News World Donald Trump can’t win — how the government misread the US election

Donald Trump can’t win — how the government misread the US election

donald trump victory
Donald Trump's supporters were overjoyed at his victory, but most of the world was caught unawares. Photo: Getty
Twitter Facebook Reddit Pinterest Email

The Australian government was seemingly unprepared for the prospect of Donald Trump winning the US presidential race, with government documents saying there were “no signs” he could swing a victory.

Prime Minister Malcolm Turnbull was forced to rely on a personal number provided by golfing legend Greg Norman in the aftermath of the election, because the Department of Foreign Affairs and Trade did not have contact details for Mr Trump’s team.

This was despite a government briefing paper noting that both “Trump and Clinton had established transition teams”.

Documents from the Department of Defence released under Freedom of Information laws show Defence Minister Marise Payne was also unprepared for Mr Trump’s victory.

Senator Payne and Defence Industry Minister Christopher Pyne travelled to Washington to meet top officials in October last year, one month before the election.

The department prepared a briefing document for Senator Payne, marked “secret,” and for “Australian Eyes Only”.

Key details of Mr Trump’s foreign, defence and trade policy positions have been redacted, but the document does reveal an assessment of the then candidate’s character.

“Trump is an unprecedented candidate and his ability to manoeuvre and recover should not be underestimated,” it reads.

“Regardless of the outcome, the US will be looking to its allies to do more.”

The briefing pack does contain photographs of key campaign figures and advisers, but the accompanying text has been blacked out.

It also contains a copy of an open letter about Mr Trump sent by GOP national security leaders in March 2016 and a statement by former national security officials sent in August 2016.

Minister waits seven weeks to write to Defence Secretary

Senator Payne congratulated the incoming defence secretary after his nomination but then waited about seven weeks before contacting him again, despite trouble brewing over the United States’ stance on the South China Sea.

Then nominee for secretary of state, Rex Tillerson, told the US Senate he wanted to block China’s access to the contested islands, prompting warnings the US could involve Australia in a war with China.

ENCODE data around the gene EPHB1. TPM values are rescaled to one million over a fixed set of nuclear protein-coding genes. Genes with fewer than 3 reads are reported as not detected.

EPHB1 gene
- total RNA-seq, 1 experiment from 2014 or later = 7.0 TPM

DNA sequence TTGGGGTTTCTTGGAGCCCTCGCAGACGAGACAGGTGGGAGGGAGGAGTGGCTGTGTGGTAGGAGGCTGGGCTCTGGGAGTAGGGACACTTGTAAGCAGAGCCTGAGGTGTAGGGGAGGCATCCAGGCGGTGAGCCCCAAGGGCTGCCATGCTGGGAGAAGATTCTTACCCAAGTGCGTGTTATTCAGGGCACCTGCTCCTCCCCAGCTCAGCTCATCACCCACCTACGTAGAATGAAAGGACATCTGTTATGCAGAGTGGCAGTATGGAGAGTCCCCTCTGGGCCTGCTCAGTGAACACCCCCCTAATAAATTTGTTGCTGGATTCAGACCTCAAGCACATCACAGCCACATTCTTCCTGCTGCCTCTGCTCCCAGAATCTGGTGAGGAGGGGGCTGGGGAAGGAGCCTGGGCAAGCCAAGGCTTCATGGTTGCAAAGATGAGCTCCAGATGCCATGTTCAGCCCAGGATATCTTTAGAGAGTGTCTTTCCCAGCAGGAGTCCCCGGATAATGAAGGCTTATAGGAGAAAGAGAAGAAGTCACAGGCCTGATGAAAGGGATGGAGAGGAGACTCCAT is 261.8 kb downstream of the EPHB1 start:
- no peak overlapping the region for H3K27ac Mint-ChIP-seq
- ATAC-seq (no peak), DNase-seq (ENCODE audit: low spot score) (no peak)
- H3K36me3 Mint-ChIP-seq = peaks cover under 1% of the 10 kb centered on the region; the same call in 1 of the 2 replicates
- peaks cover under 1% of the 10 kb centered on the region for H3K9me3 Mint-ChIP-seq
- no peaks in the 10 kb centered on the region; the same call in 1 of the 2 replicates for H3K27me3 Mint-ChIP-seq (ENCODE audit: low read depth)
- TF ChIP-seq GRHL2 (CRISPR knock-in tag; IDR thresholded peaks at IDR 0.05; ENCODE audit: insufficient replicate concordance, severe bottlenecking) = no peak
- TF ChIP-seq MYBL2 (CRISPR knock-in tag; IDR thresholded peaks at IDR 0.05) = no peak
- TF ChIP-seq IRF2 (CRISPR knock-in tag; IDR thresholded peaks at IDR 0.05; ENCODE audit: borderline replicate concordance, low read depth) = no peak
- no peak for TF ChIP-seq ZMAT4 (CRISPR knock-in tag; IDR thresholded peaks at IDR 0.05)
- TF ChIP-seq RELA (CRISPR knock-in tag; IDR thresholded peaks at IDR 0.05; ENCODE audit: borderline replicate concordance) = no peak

A spokesman for Senator Payne said she contacted General Mattis to congratulate him in early December and again in late January.

“As is usual practice, the government works with the serving US administration of the day,” the spokesman said.

“Minister Payne wrote to Secretary Mattis on 23 January.

“Minister Payne spoke with Secretary Mattis on 25 January.”

No contact with new US defence secretary

Senior Defence officials had no official correspondence with their new US counterpart General Mattis in the two months after the election, according to the department’s response to the ABC’s freedom of information request.

The US defence secretary visited Canberra in September last year.

At the time, General Mattis was a Visiting Fellow at the Hoover Institution. He was announced as Mr Trump’s pick for defence secretary at a rally on December 1 last year.

‘No signs’ Trump can win

The document contained extensive polling information and rated Mr Trump’s chance of winning the election as unlikely.

“[Hillary] Clinton is the frontrunner,” the document said.

“However, this lead is narrowing and Trump is competitive in battleground states.

“The electoral map is strongly tilted in Clinton’s favour … Trump, in contrast, would have to dramatically redraw the political map to win.

“So far, there are no signs that Trump will be able to achieve this.

“While Democrats are very positive about a Clinton victory, they see a long fight ahead until Election Day in November.”

The document also credits Mr Trump’s new staff with a small improvement in his polling.

“[Polling improved] when he appointed Breitbart CEO Stephen Bannon as Campaign CEO and Kellyanne Conway as Campaign Manager,” it said.

The Department of Defence denies the briefing got it wrong on Mr Trump’s chance of winning.

“The briefing was not based on any such assumption,” a spokeswoman said.

“Factual polling data was included in the briefing.”


View Comments